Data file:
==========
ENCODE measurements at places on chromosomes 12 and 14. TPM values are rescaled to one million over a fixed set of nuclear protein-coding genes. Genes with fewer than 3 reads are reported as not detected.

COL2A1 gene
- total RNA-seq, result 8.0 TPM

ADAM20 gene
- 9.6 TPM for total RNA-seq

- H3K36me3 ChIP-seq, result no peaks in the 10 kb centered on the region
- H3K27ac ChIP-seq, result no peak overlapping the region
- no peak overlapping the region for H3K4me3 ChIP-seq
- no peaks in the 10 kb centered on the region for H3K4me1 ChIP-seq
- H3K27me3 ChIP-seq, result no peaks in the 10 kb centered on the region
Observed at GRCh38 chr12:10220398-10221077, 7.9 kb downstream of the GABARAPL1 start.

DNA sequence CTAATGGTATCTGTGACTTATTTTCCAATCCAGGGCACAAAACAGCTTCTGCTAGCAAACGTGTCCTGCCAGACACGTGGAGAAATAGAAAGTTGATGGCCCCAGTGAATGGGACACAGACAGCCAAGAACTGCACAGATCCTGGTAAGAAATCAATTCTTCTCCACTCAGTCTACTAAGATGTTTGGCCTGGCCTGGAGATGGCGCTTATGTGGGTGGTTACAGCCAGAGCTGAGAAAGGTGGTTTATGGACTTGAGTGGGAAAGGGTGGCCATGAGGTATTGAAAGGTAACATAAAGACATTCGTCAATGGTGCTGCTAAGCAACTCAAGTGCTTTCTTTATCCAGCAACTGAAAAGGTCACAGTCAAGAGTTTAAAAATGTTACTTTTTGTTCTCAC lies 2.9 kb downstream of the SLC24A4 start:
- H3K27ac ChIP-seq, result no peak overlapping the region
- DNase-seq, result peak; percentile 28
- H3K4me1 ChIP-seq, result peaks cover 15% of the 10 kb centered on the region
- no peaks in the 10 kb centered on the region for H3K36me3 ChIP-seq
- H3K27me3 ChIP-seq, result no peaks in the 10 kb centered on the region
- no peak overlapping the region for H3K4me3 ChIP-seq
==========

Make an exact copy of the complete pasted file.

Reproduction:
ENCODE measurements at places on chromosomes 12 and 14. TPM values are rescaled to one million over a fixed set of nuclear protein-coding genes. Genes with fewer than 3 reads are reported as not detected.

COL2A1 gene
- total RNA-seq, result 8.0 TPM

ADAM20 gene
- 9.6 TPM for total RNA-seq

- H3K36me3 ChIP-seq, result no peaks in the 10 kb centered on the region
- H3K27ac ChIP-seq, result no peak overlapping the region
- no peak overlapping the region for H3K4me3 ChIP-seq
- no peaks in the 10 kb centered on the region for H3K4me1 ChIP-seq
- H3K27me3 ChIP-seq, result no peaks in the 10 kb centered on the region
Observed at GRCh38 chr12:10220398-10221077, 7.9 kb downstream of the GABARAPL1 start.

DNA sequence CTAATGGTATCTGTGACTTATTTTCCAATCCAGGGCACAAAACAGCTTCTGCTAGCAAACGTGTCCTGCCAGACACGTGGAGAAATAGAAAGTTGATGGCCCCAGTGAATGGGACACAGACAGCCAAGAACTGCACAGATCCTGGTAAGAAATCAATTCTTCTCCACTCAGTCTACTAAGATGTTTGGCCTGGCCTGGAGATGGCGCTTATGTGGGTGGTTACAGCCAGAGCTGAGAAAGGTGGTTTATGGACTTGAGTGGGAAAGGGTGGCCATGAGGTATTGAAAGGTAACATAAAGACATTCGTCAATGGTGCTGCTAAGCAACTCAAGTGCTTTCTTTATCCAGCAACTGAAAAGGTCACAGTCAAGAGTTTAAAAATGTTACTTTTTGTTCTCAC lies 2.9 kb downstream of the SLC24A4 start:
- H3K27ac ChIP-seq, result no peak overlapping the region
- DNase-seq, result peak; percentile 28
- H3K4me1 ChIP-seq, result peaks cover 15% of the 10 kb centered on the region
- no peaks in the 10 kb centered on the region for H3K36me3 ChIP-seq
- H3K27me3 ChIP-seq, result no peaks in the 10 kb centered on the region
- no peak overlapping the region for H3K4me3 ChIP-seq